Our visit to 25th Street Collective (or 25C in short) at 477 25th St, Oakland shows a design/retail hub that is passionately engaged in and focused on giving back to the local community. Lead by Hiroko Kurihara, 25th Street Collective serves as the Oakland design incubator vanguard that helps keeping local design and manufacturing industry thrive with a healthy dose of social responsibility and entrepreneurship.

When I interviewed Bo Breda shortly before Art Institute of California – San Francisco 2012 student fashion show, she recommended that I get in touch with several people to know more about local factories in San Francisco Bay Area. One of them is Hiroko Kurihara. Now that I am ready to know more about the design and manufacturing landscape in the Bay Area, I arranged an on-site visit to 25th Street Collective Oakland earlier this summer to meet her.

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Hiroko is the founding member of the 25th Street Collective Oakland and owner of the 8-year-old Hiroko Kurihara Designs, “a socially responsible company that offers unique high-quality textile creations…strive to foster conscientious consumerism, encouraging people to consider the global and local impact of all their purchasing decisions. With every item sold another is donated, one for one, to a local non-profit that works with people who are homeless” (source: 25th Street Collective). Her company emphasizes empathy; buying and giving become one, and boutiques need to stay engaged in community. Her 100% lightweight wool blankets, scarves, and garments are contemporary and beautiful, as you can see from the picture above.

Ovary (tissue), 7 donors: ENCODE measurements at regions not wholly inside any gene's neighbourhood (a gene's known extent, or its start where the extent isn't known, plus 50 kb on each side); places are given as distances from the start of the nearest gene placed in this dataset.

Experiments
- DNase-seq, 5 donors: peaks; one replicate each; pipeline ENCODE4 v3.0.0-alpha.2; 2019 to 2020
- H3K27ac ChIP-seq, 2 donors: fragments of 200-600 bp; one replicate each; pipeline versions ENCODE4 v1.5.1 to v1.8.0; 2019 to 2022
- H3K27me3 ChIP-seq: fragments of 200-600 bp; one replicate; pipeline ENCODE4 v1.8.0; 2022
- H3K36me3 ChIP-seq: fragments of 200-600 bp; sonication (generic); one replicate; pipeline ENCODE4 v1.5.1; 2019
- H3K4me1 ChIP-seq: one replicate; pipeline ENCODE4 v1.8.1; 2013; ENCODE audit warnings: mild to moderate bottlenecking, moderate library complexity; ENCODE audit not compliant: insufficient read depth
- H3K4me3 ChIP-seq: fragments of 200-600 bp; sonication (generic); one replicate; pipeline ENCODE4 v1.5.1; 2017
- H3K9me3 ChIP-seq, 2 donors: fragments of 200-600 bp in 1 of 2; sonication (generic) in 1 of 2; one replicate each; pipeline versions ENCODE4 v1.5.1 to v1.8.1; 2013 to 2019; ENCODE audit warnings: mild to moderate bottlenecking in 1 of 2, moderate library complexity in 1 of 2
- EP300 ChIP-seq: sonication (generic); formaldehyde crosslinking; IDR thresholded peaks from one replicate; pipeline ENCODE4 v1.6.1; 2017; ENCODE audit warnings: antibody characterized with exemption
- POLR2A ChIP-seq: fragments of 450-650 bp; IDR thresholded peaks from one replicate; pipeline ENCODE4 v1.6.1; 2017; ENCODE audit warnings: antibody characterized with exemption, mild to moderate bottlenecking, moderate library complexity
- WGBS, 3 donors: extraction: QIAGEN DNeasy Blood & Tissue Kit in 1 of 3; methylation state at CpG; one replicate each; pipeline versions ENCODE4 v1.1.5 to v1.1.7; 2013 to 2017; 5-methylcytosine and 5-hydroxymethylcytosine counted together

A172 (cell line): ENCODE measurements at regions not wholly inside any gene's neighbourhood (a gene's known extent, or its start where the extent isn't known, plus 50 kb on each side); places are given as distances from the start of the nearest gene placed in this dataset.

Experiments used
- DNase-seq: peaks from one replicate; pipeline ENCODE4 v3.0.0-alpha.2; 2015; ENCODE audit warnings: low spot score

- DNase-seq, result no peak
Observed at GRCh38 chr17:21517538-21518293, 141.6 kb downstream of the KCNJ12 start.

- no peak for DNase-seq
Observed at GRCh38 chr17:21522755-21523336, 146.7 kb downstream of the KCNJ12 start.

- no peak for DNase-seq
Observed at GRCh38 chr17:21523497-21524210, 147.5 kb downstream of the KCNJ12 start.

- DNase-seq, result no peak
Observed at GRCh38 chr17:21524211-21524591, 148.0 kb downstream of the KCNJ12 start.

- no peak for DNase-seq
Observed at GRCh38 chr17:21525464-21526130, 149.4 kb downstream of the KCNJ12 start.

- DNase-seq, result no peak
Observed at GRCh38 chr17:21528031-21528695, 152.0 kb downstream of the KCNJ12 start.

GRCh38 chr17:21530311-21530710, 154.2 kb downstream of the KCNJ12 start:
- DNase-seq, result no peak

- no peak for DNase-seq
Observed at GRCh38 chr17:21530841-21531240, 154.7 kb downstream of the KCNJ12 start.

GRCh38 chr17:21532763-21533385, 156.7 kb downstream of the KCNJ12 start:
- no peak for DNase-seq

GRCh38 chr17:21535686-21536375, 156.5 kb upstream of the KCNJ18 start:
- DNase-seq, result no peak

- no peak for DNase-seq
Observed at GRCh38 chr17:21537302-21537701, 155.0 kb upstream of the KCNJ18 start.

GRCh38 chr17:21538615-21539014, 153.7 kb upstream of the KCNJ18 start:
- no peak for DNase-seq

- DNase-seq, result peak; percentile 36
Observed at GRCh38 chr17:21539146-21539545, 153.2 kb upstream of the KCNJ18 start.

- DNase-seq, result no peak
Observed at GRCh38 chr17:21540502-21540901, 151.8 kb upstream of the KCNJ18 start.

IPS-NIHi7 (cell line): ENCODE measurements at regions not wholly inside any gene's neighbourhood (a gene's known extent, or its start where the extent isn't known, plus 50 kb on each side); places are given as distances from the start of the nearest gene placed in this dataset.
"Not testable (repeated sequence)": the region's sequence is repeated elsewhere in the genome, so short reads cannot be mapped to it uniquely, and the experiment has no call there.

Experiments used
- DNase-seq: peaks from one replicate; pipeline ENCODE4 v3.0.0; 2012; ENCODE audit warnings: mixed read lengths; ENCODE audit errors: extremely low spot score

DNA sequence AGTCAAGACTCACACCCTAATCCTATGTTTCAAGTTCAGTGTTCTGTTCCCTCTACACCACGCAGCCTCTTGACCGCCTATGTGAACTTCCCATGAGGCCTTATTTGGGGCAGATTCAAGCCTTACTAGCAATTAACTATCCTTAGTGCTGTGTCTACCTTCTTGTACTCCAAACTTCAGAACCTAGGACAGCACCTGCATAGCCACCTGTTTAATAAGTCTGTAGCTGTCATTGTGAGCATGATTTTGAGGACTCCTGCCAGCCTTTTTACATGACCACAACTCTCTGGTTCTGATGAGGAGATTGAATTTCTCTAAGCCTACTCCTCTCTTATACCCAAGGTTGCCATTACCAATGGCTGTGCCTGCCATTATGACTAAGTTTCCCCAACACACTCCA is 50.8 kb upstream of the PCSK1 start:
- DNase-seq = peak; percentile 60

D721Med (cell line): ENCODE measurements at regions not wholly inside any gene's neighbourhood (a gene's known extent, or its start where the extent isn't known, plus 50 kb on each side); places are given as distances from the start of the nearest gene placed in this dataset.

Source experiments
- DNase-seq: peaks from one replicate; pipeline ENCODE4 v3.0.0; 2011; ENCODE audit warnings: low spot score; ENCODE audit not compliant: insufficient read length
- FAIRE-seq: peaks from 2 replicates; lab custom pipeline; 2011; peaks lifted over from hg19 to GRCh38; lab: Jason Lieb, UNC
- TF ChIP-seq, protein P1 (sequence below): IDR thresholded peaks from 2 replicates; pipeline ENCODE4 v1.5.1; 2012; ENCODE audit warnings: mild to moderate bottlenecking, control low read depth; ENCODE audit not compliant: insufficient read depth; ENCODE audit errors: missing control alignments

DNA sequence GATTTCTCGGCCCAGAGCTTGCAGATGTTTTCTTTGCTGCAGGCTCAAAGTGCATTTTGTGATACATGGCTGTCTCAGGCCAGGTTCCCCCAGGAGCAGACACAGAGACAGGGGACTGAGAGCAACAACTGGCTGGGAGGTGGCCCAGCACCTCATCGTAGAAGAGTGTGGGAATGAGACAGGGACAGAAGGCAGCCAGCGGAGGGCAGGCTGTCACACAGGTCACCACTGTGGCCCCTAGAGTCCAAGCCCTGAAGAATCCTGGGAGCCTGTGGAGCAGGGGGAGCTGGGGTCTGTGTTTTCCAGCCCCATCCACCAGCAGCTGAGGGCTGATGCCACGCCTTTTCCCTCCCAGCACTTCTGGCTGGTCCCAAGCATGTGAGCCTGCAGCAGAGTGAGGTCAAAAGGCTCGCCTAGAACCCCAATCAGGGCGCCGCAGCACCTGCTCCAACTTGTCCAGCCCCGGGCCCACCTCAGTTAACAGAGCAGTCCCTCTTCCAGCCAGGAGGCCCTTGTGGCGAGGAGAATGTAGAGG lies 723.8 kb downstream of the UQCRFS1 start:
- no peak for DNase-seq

25C is a L3C (low-profit, socially beneficial business entity) incubator based in Oakland that provides studios, store-front gallery, wine bar, and workshops (as the educational component to provide youths with older folks’ knowledge base) for slow-food and slow-fashion artisans in the Bay Area. These “nano enterprises” practice local, ethical manufacturing, as well as innovative resourcefulness in growing their business while sharing space. In 25C, the members of the incubator share manufacturer’s license. (According to Hiroko, one thing that new designers commonly overlook is the need to have a manufacturing license.)

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In addition to Hiroko Kurihara Designs, the members of 25C offers diverse, stellar talents and finished products. They’re regularly featured on 25th Street Collective Oakland Facebook page and there’s always something new going on!

There’s Ecologique Fashion whose mission is to promote ethical practices and regeneration in fashion industry. (It was Ecologique Fashion that let me know about Scott Ian McFarland.)

In addition, there is samples development service in 25C from Sabrina Fair, as well as more full-service sewing production from Oakland Sewn. The qualifying companies were asked fundamental questions when they request samples development service. Questions such as, “why create a new product into the world, what’s the life cycle look like (pre-production, consumer, post-consumer) for the products, and how the [qualifying] company feels about the made-to-order, no-inventory model,” said Hiroko.

Another 25C member Ghetto Goldilocks uses only recycled and reclaimed materials to produce one-of-a-kind wearable art pieces. Hiroko mentioned there can be a specialized training with organizations such as St. Vincent de Paul for garment sorting, so that designers don’t need to dig for materials from thrift stores. Goldilocks is an example for which such training can be highly beneficial.

Moreover, there are Scorpion Sisters jewelry designers. 98% of their materials is reclaimed. Moxie Shoes, with specifc leather materials from Maine. Platinum Dirt, whose custom handmade creations are made out of reclaimed auto upholstery and leather interiors. And of course there’s O’Lover Hats, whose hats creations we adore.